June 3, 2013
Field collections are at the same time one of my most favorite and least favorite aspects of working with Drupal 7. Since they are entities they can be extremely powerful and flexible site building tools, and I see lots of unrealized potential in that, on the other hand theming can be tricky and, for lack of better word, generally feels "icky." There is little documentation online about best practices with almost all links pointing back to this thread on how to theme field collections. The proposed solutions in this thread are a mixed bag — mostly bad — but some that may work, but they certianly don't follow any best practices in drupal theming. I'll admit I have shipped field collection theming that, while working, did make me feel "dirty." Below was a clean solution that — while simple — is maintainable and, hopefully easy to follow. I created a quick function that pulled out the themed items from the field collection and organized them into an easy to theme array. The theming then felt a lot more natural, like working with a views rows template.


/**
 * Creates a simple text rows array from a field collections, to be used in a
 * field_preprocess function.
 *
 * @param $vars
 *   An array of variables to pass to the theme template.
 *
 * @param $field_name
 *   The name of the field being altered.
 *
 * @param $field_array
 *   Array of fields to be turned into rows in the field collection.
 */

function rows_from_field_collection(&$vars, $field_name, $field_array) {
  $vars['rows'] = array();
  foreach($vars['element']['#items'] as $key => $item) {
    $entity_id = $item['value'];
    $entity = field_collection_item_load($entity_id);
    $wrapper = entity_metadata_wrapper('field_collection_item', $entity);
    $row = array();
    foreach($field_array as $field){
      $row[$field] = $wrapper->$field->value();
    }
    $vars['rows'][] = $row;
  }
 }
}
In this function we pull in the "variables" array from the field template, the field name and an array of fields that we want to extract, and then load them into our own rows array which gets attached to the variables array for use in our template. It uses the entity_metadata_wrapper that is like a swiss army knife of sanity and clean code for Drupal 7. If you aren't familar with it, start with this documentation page about entity metadata wrappers, and follow up with some quick googling. It'll make you and your code happy. Below is the function being called and our custom field template being established. One thing that keeps our code simple is that all fields in the field collection are required eliminating the need to check for the variables existence in the template.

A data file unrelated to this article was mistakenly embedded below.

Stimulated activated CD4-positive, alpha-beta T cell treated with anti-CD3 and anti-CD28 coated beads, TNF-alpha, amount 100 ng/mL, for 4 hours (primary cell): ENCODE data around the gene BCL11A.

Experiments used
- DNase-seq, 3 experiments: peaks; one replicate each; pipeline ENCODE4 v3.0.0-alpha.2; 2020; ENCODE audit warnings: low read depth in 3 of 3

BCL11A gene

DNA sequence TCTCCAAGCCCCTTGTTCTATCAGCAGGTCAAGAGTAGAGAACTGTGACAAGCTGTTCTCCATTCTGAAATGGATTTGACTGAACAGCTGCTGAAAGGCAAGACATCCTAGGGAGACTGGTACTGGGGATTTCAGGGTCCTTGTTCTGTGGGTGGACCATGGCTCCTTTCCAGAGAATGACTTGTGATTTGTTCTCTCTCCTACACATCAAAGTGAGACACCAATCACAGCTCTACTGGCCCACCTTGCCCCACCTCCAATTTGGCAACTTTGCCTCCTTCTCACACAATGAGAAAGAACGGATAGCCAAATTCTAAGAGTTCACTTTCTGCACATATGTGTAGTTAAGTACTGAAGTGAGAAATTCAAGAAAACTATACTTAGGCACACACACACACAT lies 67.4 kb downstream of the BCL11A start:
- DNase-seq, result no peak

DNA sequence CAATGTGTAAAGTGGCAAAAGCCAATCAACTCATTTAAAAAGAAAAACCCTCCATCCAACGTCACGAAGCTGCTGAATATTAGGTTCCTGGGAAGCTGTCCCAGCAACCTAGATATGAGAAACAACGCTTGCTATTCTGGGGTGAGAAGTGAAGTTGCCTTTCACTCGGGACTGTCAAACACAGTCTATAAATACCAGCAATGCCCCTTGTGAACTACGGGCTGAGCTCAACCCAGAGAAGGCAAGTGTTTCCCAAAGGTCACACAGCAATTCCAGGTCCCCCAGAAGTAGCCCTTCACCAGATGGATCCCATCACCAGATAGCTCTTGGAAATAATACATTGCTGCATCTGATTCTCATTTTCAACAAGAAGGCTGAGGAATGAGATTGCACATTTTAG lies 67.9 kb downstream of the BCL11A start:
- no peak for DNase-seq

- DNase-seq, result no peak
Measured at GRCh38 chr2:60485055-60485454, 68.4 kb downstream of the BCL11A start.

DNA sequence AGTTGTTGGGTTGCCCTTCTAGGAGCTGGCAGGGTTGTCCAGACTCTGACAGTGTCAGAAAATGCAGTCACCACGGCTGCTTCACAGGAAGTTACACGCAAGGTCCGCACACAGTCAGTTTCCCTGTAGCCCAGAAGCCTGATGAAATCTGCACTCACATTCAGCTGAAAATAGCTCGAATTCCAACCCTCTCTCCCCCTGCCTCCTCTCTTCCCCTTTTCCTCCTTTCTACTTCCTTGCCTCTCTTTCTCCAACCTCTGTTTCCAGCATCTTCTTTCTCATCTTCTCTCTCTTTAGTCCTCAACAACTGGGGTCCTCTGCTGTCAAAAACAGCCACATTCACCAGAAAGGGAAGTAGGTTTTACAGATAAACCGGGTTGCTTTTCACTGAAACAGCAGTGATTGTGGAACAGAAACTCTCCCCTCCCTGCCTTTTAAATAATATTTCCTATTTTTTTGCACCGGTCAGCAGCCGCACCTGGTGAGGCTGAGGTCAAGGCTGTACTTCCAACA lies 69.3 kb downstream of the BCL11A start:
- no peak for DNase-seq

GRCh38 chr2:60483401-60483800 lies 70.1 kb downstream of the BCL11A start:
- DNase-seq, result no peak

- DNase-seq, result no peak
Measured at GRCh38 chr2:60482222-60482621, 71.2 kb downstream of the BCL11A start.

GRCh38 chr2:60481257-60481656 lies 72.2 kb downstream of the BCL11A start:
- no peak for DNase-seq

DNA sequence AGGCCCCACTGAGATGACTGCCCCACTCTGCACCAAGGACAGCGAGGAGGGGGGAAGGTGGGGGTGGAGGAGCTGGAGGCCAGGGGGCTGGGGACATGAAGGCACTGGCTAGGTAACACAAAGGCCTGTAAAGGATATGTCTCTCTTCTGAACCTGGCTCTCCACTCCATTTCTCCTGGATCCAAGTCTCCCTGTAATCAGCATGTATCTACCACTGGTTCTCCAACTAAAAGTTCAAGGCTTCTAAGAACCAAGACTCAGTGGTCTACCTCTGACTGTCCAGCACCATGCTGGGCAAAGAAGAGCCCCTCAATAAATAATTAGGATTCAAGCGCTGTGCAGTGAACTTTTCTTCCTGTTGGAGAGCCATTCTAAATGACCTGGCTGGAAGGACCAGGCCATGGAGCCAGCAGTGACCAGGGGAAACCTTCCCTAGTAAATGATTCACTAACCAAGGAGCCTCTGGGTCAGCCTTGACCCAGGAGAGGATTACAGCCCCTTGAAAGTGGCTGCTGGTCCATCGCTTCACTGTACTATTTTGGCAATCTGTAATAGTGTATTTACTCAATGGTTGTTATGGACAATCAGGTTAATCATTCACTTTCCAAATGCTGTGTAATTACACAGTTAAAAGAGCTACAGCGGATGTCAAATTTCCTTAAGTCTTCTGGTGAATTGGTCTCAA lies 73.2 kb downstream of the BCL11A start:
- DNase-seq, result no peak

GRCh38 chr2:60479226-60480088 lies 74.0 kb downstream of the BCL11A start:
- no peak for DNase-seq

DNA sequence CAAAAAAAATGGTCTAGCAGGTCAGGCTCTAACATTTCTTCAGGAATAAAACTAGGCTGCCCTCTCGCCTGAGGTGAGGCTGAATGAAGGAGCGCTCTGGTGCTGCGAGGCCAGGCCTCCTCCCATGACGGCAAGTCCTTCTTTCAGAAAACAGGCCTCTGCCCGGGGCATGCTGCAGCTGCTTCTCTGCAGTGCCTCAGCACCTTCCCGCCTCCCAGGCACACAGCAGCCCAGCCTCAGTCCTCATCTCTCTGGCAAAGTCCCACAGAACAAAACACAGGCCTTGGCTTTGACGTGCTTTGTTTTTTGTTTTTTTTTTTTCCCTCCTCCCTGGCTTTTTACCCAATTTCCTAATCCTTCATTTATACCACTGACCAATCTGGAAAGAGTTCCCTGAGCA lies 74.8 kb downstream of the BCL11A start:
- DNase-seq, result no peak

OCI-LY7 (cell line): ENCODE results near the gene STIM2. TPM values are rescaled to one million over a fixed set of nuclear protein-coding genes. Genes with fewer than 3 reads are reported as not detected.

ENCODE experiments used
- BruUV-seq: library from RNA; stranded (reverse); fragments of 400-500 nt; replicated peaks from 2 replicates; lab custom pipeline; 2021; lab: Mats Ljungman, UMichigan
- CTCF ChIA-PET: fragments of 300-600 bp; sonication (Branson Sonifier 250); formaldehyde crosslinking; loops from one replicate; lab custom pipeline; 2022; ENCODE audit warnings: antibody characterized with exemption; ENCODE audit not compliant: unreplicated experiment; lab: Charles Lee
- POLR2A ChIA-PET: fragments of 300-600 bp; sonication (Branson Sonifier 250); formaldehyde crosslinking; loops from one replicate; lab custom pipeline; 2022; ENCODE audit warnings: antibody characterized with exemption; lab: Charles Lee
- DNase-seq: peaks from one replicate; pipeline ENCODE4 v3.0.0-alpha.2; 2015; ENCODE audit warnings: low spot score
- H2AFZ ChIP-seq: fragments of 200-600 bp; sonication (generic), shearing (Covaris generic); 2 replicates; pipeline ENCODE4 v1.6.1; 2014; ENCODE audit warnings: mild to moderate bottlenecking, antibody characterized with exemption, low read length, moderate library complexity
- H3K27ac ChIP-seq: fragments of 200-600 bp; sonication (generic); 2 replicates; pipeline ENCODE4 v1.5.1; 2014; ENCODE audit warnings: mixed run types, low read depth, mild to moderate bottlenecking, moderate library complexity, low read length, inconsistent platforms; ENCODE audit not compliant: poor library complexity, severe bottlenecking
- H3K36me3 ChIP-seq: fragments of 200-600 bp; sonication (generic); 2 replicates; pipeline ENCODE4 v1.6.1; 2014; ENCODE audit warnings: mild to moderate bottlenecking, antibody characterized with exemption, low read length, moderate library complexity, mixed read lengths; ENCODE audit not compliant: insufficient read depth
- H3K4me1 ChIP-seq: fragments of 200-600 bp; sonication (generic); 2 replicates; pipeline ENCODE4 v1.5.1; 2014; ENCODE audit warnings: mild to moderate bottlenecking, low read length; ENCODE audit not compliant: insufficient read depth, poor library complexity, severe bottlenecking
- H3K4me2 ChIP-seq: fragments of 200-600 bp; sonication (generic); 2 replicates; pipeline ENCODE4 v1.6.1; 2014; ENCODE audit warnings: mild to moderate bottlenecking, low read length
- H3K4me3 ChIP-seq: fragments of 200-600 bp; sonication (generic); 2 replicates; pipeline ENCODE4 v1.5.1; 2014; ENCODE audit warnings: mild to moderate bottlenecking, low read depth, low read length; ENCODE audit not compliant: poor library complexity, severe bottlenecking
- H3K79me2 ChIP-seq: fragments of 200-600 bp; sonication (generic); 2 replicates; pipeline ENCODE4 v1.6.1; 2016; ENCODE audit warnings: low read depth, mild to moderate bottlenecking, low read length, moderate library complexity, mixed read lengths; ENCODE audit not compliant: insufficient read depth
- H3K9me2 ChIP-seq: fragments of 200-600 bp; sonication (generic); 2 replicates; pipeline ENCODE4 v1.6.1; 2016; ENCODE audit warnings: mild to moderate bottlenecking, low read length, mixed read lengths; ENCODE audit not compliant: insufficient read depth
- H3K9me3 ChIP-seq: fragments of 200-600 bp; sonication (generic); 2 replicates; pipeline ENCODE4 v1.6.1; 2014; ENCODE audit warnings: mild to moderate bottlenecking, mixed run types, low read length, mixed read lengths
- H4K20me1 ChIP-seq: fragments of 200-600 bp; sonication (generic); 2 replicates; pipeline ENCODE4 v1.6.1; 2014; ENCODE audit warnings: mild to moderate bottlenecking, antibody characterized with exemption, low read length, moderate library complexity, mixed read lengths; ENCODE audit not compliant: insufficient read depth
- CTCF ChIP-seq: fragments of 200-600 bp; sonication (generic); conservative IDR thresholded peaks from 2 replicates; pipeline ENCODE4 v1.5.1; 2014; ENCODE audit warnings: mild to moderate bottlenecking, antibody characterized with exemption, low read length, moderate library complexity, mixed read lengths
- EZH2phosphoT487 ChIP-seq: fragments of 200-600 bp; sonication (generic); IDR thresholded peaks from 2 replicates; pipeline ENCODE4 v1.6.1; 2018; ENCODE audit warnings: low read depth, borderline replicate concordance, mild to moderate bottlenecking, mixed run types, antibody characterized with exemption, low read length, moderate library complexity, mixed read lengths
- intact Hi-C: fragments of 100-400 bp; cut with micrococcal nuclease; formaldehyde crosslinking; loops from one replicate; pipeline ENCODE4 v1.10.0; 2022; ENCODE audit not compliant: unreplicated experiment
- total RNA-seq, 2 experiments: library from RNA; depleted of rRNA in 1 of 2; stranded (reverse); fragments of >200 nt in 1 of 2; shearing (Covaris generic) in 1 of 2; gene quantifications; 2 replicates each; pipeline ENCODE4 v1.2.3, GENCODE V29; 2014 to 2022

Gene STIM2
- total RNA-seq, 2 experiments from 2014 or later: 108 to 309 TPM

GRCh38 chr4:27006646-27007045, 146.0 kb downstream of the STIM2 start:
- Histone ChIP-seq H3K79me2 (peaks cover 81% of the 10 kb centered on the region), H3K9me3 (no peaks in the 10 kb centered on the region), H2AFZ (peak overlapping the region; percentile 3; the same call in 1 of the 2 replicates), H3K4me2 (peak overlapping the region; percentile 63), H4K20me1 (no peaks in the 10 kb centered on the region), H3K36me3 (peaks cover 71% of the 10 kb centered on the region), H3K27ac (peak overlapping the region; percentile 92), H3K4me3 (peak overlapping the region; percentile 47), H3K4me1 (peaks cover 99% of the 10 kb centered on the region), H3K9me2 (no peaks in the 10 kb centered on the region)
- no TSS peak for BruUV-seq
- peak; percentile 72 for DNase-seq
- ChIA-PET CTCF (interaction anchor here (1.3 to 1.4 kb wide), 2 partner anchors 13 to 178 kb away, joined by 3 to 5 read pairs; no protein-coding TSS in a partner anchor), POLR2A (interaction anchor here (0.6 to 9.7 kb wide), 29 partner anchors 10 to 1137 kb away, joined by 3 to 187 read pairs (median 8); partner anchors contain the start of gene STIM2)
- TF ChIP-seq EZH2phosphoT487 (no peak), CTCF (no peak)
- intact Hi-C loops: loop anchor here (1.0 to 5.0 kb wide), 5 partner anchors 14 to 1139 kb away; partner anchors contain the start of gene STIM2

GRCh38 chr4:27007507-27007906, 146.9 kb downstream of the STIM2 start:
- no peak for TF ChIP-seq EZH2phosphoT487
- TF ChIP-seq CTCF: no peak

function THEME_preprocess_field(&$vars, $hook){
  if ($vars['element']['#field_name'] == 'field_achievements') {
    $vars['theme_hook_suggestions'][] = 'field__achievements_collected';

    $field_array = array('field_award', 'field_award_presenter','field_year');
    rows_from_field_collection($vars, 'field_achievements', $field_array);
  }
}
Finally below is the field template.


/**
 *  Field formatter for the field_achievements field collection.
 */

< php foreach($rows as $row): ?>
< php print $row['field_award']; ?>
< php print $row['field_award_presenter']; ?>
< php print $row['field_year']; ?>
< php endforeach; ?>
We had a number of fields that were just sets of text data that needed to be output in definition lists. The function could be easily modifed to render the fields instead of just the values by using entity_view(). Next steps for this approach would be to refactor to use entity info to get the fields so that it can be generic and would no longer require the need to pass in the fields that you want. There is hope for theming within the module itself. There is a promising issue in the queue that looks like it makes the native theming more sane. Since it's such a big change it doesn't look likely that it'll make it into the 1.0 branch, so we may need to wait for the next version before it drops. Perhaps there is space for an add-on contrib module that cleans up the theming.

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Mike Minecki is a developer who dabbles in management at Four Kitchens.

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